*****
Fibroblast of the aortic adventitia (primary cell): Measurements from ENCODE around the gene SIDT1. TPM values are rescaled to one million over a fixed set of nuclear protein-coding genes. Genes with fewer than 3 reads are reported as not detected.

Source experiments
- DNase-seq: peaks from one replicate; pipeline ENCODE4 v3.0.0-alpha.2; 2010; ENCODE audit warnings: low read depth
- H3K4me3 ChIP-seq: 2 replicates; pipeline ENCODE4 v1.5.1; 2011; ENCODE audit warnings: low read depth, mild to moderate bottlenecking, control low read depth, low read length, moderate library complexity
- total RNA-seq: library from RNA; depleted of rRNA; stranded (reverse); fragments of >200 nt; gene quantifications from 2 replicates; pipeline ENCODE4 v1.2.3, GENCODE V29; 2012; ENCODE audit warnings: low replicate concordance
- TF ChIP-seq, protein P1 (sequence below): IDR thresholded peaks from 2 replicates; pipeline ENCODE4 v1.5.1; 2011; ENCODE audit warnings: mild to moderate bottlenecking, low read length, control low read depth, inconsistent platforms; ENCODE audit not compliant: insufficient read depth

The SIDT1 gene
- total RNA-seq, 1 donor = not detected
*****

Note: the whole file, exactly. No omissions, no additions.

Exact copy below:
Fibroblast of the aortic adventitia (primary cell): Measurements from ENCODE around the gene SIDT1. TPM values are rescaled to one million over a fixed set of nuclear protein-coding genes. Genes with fewer than 3 reads are reported as not detected.

Source experiments
- DNase-seq: peaks from one replicate; pipeline ENCODE4 v3.0.0-alpha.2; 2010; ENCODE audit warnings: low read depth
- H3K4me3 ChIP-seq: 2 replicates; pipeline ENCODE4 v1.5.1; 2011; ENCODE audit warnings: low read depth, mild to moderate bottlenecking, control low read depth, low read length, moderate library complexity
- total RNA-seq: library from RNA; depleted of rRNA; stranded (reverse); fragments of >200 nt; gene quantifications from 2 replicates; pipeline ENCODE4 v1.2.3, GENCODE V29; 2012; ENCODE audit warnings: low replicate concordance
- TF ChIP-seq, protein P1 (sequence below): IDR thresholded peaks from 2 replicates; pipeline ENCODE4 v1.5.1; 2011; ENCODE audit warnings: mild to moderate bottlenecking, low read length, control low read depth, inconsistent platforms; ENCODE audit not compliant: insufficient read depth

The SIDT1 gene
- total RNA-seq, 1 donor = not detected